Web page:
"This is what I did for this lady"
DOCTOR Alida Lancee has four daughters and a successful practice, but she has risked her career and her freedom by making admissions that will likely lead to a police investigation and possible charges.
The GP has admitted to assisting patients ending their lives and says her freedom is a price she is willing to pay to speak out, because she believes Australia's stance on euthanasia needs to change.
Dr Lancee has long been an advocate for assisted dying and has been subject to police investigation before.
In 2016 police were looking into the death of one of Dr Lancee's patients. Her name was eventually cleared over that case because it was determined the patient died of natural causes.
But in the interview, she admitted to helping another patient end their life.
READ MORE: Calls for national euthanasia bill
The patient whose death Dr Lancee admitted to contributing to in the interview was Mavis Scott, 80, who had end stage lung disease.
Dr Lancee said Ms Scott said to her, "I just want to die", and pleaded with her to help.
Dr Lancee admitted to giving Ms Scott a lethal injection, telling 60 Minutes the injection she gave her dying patient was to speed up her death rather than prolong it. Dr Lancee said she spoke to both Ms Scott and her daughter for a long time.
"This is what I did for this lady," Dr Lancee said. "If you think that was against the law and I am a murderer, deal with me as you see fit and then see what the people of Australia will have to say about that."
Dr Lancee was asked whether Ms Scott would have had the same result if she was in palliative care.
"Well, it's possible," she replied. "I think it's possible but I think she might have suffered intermittent distress and have died over days, rather than hours. That's where the difference is."
Euthanasia is illegal in Australian states and territories apart from Victoria, where laws to legalise assisted dying will take effect mid-2019.
Dr Lancee's interview has reignited debate around assisted dying in Australia, with many expressing their support for a change in legislation after the interview aired.
Australia Medical Association representative Dr Omar Khorshid said the actions of doctors like Dr Lancee were "unacceptable".
"Doctors must act within the law," Dr Khorshid said. "We can't have individual doctors saying 'I know better, I can play God, I can decide who lives and who dies."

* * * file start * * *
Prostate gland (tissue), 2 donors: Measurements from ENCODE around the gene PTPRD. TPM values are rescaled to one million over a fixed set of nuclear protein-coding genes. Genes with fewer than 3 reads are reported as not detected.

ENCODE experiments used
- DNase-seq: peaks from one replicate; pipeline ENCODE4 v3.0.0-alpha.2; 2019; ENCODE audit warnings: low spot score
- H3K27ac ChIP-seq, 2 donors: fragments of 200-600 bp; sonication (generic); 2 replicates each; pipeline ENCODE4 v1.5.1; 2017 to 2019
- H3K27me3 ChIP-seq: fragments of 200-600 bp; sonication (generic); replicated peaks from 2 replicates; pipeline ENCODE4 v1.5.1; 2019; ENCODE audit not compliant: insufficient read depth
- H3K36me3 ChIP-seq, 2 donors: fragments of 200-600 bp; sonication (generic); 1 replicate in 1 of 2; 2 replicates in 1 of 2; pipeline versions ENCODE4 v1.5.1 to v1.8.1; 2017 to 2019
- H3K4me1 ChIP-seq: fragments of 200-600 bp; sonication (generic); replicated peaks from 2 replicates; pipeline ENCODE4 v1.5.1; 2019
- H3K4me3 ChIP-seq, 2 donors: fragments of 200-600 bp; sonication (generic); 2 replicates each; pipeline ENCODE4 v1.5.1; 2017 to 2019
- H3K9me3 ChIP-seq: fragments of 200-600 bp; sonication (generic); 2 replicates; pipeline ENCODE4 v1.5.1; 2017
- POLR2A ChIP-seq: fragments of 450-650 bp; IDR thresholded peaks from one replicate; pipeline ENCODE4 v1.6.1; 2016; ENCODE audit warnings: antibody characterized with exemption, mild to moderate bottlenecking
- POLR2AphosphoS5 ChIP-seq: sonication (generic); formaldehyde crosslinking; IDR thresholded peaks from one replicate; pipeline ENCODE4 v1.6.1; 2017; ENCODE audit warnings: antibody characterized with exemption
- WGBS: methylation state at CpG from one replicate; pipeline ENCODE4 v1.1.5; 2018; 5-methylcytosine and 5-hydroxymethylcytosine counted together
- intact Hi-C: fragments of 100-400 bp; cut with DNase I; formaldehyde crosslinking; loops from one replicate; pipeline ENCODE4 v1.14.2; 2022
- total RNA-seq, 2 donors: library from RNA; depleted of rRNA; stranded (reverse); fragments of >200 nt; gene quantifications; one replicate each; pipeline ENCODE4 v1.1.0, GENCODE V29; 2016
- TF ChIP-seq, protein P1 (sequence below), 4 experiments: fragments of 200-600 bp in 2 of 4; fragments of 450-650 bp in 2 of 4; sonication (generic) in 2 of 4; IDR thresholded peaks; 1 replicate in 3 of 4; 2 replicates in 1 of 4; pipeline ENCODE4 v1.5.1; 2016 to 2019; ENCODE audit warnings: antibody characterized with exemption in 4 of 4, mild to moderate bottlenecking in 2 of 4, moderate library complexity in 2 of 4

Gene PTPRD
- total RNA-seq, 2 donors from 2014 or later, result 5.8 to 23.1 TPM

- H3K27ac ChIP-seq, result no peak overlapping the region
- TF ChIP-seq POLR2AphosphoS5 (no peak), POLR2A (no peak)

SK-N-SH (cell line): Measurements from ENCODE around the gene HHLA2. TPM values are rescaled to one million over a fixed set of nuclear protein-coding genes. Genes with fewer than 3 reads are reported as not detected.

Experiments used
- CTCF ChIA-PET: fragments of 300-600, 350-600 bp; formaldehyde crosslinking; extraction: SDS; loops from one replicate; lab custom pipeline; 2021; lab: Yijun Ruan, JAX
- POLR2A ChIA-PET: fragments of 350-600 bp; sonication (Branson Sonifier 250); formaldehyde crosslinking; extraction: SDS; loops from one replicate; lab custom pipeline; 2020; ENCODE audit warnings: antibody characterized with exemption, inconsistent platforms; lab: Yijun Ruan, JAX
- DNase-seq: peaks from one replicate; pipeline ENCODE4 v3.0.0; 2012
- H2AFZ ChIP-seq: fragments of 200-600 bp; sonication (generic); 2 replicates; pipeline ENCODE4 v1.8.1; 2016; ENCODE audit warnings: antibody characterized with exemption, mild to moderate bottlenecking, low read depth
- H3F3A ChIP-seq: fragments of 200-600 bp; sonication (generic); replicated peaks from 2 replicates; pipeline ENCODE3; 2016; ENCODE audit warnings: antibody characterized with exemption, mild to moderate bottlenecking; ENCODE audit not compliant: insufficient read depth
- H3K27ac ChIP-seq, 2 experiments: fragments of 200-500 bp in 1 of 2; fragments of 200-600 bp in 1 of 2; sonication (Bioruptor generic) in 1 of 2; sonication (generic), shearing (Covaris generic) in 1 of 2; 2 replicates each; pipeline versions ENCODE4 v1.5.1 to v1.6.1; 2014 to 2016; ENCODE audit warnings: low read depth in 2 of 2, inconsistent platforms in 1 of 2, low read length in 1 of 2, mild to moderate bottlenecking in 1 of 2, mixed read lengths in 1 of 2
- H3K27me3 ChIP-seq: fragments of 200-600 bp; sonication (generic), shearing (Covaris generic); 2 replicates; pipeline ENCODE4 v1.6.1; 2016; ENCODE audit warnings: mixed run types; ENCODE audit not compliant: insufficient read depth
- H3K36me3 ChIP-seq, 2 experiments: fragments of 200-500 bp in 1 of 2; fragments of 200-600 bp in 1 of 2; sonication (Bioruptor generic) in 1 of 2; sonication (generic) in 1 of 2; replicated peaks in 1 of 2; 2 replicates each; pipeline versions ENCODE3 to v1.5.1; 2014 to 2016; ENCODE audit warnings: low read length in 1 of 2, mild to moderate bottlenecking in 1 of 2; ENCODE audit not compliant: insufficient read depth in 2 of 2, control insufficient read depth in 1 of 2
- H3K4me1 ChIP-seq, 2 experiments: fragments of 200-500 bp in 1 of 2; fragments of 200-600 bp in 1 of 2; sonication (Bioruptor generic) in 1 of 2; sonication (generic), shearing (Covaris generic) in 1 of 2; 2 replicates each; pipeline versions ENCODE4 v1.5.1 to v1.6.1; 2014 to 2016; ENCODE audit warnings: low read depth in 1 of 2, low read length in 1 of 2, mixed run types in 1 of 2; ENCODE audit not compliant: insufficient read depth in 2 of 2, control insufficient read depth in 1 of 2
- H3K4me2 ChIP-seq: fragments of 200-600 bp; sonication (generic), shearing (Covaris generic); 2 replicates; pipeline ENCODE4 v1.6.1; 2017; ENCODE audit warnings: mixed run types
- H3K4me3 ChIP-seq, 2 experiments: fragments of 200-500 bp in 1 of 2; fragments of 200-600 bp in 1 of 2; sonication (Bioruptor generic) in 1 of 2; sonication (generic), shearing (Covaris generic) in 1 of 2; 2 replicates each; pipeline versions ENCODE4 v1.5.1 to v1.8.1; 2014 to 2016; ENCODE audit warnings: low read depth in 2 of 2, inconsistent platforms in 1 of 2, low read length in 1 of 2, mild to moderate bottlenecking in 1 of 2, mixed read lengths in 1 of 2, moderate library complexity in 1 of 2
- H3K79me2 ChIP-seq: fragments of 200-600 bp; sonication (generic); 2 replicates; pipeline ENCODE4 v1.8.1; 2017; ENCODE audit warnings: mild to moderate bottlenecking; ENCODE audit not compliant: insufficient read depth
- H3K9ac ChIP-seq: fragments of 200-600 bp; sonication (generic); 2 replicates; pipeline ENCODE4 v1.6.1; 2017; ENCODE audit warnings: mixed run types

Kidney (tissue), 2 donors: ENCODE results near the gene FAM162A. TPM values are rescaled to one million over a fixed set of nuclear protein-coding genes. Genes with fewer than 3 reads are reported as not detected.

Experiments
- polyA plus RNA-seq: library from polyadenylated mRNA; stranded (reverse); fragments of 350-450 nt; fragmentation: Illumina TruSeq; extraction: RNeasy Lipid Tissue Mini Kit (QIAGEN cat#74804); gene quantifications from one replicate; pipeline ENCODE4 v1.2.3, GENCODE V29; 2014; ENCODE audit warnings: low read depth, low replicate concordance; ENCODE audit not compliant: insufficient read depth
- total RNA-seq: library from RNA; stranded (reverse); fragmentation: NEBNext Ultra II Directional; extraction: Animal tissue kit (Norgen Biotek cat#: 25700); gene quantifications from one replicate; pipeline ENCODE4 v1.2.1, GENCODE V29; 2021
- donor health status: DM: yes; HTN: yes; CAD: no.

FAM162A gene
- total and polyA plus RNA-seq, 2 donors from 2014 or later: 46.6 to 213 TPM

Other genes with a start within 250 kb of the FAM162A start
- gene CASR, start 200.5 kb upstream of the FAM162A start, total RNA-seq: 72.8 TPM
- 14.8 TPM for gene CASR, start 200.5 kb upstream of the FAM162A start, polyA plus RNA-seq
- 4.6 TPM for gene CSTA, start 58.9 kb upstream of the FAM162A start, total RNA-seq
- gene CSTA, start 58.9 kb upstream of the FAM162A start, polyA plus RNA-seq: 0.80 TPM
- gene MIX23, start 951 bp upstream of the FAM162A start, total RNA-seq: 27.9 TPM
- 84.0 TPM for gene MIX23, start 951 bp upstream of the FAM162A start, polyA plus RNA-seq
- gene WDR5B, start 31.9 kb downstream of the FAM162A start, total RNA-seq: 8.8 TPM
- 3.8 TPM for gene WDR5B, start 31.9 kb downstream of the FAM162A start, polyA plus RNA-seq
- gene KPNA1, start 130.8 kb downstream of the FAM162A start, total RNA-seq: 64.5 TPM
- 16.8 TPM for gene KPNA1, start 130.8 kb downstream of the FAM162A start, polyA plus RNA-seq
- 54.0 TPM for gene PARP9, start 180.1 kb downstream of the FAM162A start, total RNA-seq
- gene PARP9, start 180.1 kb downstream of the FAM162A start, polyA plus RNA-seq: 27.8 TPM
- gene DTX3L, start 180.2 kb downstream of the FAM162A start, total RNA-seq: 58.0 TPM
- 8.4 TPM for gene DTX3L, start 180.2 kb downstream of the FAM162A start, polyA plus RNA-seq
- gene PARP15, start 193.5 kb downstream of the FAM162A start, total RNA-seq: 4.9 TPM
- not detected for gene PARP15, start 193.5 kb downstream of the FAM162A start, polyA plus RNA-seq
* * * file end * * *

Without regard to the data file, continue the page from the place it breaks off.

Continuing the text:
Dr Lancee also admitted Ms Scott was not the only patient she has helped die. She admitted to assisting "seven or eight" die, meaning she could face further investigation.
"So be it," she said. "All the more exemplifies how ludicrous the law is.
"My problem isn't that I've done the wrong thing, my problem is that society hasn't caught up with what people need."
Dr Lancee wasn't the only doctor who told 60 Minutes she had a hand in a patient's death.
Dr Frank Kotai and Dr Rodney Syme both supported Dr Lancee, and both doctors admitted to also assisting patients die.
60 Minutes showed footage of Dr Syme talking to a his patient Jenny Thompson, 81, who has a brain tumour leaving her with six months to live.
Dr Syme told her if she reached a point of "intolerable suffering", he would commit to giving her his support and access to medication which will give Mrs Thompson control on how she dies.
"I don't want to be taken into palliative care or put into a nursing home," Mrs Thompson said. "I want to choose how I end my life."
Dr Syme claimed doctors had been helping patients have a choice in how they die for decades.
He could not give an exact number as to how many patients Dr Syme has helped, but he said it was "probably around 300".
To assist, Dr Syme said he provided Nembutal to those patients, a sedative which is only available to vets.
Dr Syme said the drug was effective for anyone in extreme distress.
Dr Kotai said he had also helped patients die and he believes Dr Lancee needs "visible support from colleagues and friends".
Dr Kotai said he has had patients ask him to help end their life, and said he had complied "half a dozen times".
Next year Victoria will become the only state in Australia to allow doctor assists patients who seek them out wanting to end their life.
In May 2018, Australian scientist David Goodall travelled to Switzerland, where the procedure is legal to end his life. He was 104 years old.